Things are Getting Interesting at the Wildlife Refuge, 10-28-17

At the Sacramento National Wildlife Refuge, the wetlands areas aren’t completely flooded yet, so it’s not as full of birds as it could be… but there were a lot of the early-arrival species like the White-Fronted Geese, Snow Geese, Ross’s Geese, Northern Pintails, Northern Shovelers, and Gadwalls. I also saw a few different species of sparrow including Song Sparrows, White-Crowned Sparrows, and Savannah Sparrows, a Dark-Eyed Junco, and a Nutthall’s Woodpecker. Among the other birds I saw – like the Wilson’s Snipes, Killdeer, Black-Necked Stilts, and American Pipits — a nice surprise was spotting the local Peregrine Falcon who was sitting up in “the eagle-tree”. He was obscured by branches and twigs, but I got a few fair photos of him.

Later on, I came across a trio of mule deer browsing in the tall grass and weeds.  One was a male, a two-pointer, and I couldn’t see any details but could tell there was a big lump – like a knot made out of hide — on the side of his head near one of his eyes. It looked like the eye was missing, but I’m not sure; it could have just been that the knot was casting a shadow over the eye socket. It didn’t seem to inhibit the buck or interfere with his ability to move around…

The big surprise of the day, though, was when I saw a skunk moving along the tules and weeds on the edge of one of the wetland ponds, and stopped to take some photos and video of it. As I watched it, I could hear it nattering angrily at something and thought maybe there was another skunk or a snake or something near it in the weeds…  When a raccoon climbed out over the vegetation and moved gingerly past the skunk I had to laugh.  I wasn’t expecting that at all!  You can see the video here:

I saw another raccoon further along the auto tour route near the large viewing platform.  I heard first as it went scuffing through the fallen dried leaves under the platform, and then saw it as it was walking away along the edge of the slough near the base of the platform.

Here is an album of pix:

I was at the refuge for about 3 ½  hours and then turned around and headed back home.

Working on Piñatas: “Evergreen Santa”

In the summer of 2018 I’ll be teaching several adults-only workshops on making and decorating tabletop piñatas.  The first four classes are called “Monumental Piñatas” events (because they’re based on creatures and plants found in the Berryessa Snow Mountain National Monument), and the last two classes art called “Art/Nature Fusion” events. All of the classes are two-day workshops (on two consecutive Saturdays) during which I teach participants how to build their own piñatas “from the balloons up”, and then teach them how to decorate them.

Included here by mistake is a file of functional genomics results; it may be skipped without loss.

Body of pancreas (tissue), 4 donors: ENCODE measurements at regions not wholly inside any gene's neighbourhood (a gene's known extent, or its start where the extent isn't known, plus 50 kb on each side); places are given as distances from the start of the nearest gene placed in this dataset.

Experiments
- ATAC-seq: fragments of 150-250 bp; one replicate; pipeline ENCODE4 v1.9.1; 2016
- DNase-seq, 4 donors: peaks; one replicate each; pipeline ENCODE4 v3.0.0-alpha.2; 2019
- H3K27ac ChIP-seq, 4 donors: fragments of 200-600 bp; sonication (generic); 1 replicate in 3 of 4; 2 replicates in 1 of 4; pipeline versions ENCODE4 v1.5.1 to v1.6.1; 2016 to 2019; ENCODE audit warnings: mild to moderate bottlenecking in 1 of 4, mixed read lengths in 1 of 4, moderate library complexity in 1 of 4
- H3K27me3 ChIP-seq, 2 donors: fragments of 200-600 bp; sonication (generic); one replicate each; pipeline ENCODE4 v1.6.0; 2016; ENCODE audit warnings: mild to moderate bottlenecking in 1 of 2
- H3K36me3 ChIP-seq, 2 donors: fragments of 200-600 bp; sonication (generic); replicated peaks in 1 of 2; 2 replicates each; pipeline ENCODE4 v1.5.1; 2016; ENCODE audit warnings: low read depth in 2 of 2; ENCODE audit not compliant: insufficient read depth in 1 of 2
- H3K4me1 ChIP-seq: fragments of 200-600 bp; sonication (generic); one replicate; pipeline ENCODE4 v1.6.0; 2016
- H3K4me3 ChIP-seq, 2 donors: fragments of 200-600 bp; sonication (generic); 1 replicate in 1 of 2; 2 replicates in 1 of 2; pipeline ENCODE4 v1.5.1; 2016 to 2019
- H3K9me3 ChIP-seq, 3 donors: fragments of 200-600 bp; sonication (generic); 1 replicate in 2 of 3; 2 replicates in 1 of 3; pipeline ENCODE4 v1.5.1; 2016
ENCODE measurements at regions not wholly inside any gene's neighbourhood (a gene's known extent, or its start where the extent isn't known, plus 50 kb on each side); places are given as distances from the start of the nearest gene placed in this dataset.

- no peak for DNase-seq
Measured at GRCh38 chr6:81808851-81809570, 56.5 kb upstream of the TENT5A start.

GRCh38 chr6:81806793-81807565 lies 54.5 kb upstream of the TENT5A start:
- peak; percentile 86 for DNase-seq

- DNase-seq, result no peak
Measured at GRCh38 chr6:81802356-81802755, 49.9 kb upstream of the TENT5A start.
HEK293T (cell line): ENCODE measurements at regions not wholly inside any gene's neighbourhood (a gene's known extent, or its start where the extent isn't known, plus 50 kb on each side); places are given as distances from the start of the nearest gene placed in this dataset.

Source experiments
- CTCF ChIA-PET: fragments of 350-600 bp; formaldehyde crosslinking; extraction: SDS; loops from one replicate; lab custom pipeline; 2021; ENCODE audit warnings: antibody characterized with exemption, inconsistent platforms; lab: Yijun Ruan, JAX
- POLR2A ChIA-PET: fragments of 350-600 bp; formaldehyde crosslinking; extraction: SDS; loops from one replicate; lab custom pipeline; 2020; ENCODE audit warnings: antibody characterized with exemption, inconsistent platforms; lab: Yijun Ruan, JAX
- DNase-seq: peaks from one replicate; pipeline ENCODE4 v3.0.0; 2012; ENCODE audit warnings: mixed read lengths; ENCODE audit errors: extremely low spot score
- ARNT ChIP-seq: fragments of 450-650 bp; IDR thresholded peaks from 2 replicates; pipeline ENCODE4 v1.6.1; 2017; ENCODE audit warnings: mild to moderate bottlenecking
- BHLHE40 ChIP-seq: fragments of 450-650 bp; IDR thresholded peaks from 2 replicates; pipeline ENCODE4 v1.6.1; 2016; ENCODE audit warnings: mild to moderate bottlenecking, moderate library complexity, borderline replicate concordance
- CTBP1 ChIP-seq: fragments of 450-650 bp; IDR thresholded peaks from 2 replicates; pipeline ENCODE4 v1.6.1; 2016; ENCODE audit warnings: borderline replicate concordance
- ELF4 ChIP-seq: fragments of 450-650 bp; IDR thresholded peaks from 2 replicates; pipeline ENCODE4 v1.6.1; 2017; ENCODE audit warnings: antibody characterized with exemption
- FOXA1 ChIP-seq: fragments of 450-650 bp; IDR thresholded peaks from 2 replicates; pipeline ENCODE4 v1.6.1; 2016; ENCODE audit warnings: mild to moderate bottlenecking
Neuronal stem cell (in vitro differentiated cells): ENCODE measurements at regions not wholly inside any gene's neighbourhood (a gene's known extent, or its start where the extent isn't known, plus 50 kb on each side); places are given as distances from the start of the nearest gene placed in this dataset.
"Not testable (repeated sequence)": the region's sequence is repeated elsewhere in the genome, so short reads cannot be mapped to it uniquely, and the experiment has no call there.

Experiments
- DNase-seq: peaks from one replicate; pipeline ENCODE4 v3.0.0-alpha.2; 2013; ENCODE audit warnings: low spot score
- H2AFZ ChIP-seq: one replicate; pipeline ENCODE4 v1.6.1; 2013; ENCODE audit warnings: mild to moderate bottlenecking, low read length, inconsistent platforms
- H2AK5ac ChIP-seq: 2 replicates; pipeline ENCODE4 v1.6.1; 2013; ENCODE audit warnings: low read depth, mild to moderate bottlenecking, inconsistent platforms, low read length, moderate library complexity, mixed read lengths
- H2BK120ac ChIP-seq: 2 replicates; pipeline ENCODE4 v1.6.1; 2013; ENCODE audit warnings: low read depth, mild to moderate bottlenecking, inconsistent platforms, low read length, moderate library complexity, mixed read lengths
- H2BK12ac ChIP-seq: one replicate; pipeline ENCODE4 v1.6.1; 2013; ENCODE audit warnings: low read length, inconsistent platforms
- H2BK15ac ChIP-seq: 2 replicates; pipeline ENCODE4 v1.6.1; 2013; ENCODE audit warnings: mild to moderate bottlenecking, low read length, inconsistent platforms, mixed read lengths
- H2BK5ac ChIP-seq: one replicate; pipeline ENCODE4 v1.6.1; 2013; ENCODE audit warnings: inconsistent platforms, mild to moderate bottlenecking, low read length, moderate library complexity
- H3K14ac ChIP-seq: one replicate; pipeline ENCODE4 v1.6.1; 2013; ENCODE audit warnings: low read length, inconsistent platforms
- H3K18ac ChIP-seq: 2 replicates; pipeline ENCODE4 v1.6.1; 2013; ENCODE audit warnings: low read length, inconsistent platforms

I’m volunteering my time for these workshops, and all of the proceeds from the ticket sales will go to support Tuleyome’s Certified California Naturalist program.

Before the classes start, however, I needed to create the sample piñatas to use for advertising purposes.  What you see in this post is my “Evergreen Santa” sample piece.

This slideshow requires JavaScript.

Just about everything about the piñata is made of recyclable, biodegradable materials. The form is made of recycled newsprint paper, flour, salt and water and is built up around balloons (which are popped and properly disposed of once the form dries).  The exterior is decorated with tissue paper, light poster board, art paper, construction paper, and water-soluble glue.

Santa’s boots and pants were done in a flat-application technique where the tissue paper is glued flat onto the piñata form in strips.  That technique allows for quick coverage of an area, and can be layered to give it less translucency if required.

The jacket and faux fur was done in the layering technique I use for most of my own piñatas. I tried several different kinds of evergreen plant leaves and needles, and although it’s kind of a cliche, I settle on using holly leaves. That choice also allowed me to give the Santa holly leaf buttons and cufflinks which I liked.

The hair and beard were made of regular 20# white copy paper.  I chose that paper and weight because it’s relatively easy to curl (running the paper strips along the edge of the blade of a pair of scissors, like curling ribbon) and it’s light enough to cut somewhat intricate patterns.  All of the curls were glued into place first, and then the cutout layers of the beard and mustache were added last.

Final touches included a stocking cap made of tissue paper, and accents of “icicle” glitter and a sprig of mistletoe (made of cardboard, tissue paper, and faux pearls.)

Like all of the piñatas I create, the Evergreen Santa doesn’t need to be smashed to get to the goodies inside of it.  Instead, the hat on the top of the piñata can be removed to fill it up and empty it out.

If you would like me to do a workshop for your nonprofit, business or group, please contact me at